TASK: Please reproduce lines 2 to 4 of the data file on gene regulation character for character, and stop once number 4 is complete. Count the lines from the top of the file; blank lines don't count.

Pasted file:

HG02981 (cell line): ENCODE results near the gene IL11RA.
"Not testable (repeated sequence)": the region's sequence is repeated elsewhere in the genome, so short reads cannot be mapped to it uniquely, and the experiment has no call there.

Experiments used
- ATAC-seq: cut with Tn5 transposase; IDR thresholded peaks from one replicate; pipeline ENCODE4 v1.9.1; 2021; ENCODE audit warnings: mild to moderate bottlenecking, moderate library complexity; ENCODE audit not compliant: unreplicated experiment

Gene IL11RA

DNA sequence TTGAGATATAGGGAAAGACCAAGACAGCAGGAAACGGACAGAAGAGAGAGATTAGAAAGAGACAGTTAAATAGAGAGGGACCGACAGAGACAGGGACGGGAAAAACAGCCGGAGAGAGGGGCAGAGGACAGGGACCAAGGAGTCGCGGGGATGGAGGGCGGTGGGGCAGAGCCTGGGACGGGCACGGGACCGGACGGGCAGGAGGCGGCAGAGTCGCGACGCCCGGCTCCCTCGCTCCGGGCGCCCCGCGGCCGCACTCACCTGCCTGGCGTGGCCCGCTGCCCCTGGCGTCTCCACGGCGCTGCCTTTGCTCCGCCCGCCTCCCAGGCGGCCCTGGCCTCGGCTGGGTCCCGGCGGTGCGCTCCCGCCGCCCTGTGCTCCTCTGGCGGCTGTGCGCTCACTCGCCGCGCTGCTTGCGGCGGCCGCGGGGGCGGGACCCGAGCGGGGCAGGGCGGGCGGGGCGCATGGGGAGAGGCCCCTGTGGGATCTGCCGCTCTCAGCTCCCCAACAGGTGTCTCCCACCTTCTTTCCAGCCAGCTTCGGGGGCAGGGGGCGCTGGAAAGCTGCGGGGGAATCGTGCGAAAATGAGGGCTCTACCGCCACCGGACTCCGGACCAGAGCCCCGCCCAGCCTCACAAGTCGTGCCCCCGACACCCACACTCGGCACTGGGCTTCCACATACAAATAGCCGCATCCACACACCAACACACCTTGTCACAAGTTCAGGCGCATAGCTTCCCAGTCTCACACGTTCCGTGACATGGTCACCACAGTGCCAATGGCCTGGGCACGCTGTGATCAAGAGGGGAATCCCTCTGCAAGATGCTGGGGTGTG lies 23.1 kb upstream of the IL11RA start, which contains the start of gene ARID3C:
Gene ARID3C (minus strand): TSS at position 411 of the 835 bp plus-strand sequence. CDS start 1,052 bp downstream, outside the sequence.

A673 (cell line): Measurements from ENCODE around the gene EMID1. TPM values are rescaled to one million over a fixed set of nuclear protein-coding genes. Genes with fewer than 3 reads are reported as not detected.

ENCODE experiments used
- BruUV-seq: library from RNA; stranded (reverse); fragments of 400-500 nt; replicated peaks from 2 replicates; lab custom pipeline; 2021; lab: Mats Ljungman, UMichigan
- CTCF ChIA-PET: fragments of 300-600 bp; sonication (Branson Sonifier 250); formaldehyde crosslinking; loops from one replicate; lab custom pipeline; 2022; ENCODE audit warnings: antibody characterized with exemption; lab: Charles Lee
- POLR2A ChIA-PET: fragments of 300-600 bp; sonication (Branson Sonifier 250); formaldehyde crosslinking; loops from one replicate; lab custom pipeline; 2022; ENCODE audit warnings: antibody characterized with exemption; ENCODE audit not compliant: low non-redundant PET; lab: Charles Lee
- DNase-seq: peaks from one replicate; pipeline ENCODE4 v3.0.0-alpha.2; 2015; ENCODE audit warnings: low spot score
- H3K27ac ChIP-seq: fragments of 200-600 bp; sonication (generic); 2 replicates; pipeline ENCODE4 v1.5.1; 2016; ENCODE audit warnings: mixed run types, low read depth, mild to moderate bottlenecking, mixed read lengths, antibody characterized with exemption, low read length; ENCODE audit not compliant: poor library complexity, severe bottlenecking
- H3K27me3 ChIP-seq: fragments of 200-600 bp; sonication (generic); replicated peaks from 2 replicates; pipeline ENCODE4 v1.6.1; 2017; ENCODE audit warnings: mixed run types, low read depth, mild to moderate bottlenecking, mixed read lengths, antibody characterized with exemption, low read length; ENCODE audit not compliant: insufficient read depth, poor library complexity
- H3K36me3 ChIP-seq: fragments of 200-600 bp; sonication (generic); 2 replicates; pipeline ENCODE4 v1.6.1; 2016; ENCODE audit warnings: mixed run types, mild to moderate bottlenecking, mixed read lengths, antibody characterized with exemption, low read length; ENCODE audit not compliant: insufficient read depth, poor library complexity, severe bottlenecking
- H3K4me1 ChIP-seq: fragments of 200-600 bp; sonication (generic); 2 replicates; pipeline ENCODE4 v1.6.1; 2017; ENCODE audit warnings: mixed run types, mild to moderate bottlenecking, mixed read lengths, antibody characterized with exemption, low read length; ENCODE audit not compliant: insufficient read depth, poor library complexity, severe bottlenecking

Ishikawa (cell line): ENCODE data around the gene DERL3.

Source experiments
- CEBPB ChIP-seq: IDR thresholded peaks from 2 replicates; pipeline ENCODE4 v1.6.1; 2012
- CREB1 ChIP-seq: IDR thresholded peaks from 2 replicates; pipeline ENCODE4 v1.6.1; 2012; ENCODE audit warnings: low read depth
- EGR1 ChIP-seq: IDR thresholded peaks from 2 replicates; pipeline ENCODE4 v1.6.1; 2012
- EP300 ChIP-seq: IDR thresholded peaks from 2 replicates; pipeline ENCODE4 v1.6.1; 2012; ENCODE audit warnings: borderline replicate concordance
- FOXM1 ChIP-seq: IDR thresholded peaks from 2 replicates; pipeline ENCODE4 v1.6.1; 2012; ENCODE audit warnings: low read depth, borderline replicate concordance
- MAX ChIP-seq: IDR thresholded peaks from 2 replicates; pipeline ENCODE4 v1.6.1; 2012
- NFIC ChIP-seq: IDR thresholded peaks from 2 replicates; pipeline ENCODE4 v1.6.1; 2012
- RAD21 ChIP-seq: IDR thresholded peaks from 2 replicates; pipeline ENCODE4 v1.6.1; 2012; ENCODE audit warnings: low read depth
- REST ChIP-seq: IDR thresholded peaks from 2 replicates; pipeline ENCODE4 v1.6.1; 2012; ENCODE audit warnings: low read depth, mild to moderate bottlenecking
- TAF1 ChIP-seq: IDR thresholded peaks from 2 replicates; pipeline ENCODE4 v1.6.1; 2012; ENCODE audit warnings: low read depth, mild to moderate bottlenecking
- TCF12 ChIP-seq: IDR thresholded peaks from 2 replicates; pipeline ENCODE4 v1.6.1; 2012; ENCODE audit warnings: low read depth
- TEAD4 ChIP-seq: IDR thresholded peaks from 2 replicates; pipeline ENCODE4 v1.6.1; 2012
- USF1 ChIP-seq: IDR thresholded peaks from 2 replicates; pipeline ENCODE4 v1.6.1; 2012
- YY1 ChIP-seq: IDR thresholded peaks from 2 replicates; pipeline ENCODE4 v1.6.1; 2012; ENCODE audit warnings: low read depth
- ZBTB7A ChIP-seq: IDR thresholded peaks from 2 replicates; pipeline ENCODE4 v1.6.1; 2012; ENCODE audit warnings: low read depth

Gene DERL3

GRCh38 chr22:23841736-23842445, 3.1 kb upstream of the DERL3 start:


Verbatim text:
"Not testable (repeated sequence)": the region's sequence is repeated elsewhere in the genome, so short reads cannot be mapped to it uniquely, and the experiment has no call there.

Experiments used
- ATAC-seq: cut with Tn5 transposase; IDR thresholded peaks from one replicate; pipeline ENCODE4 v1.9.1; 2021; ENCODE audit warnings: mild to moderate bottlenecking, moderate library complexity; ENCODE audit not compliant: unreplicated experiment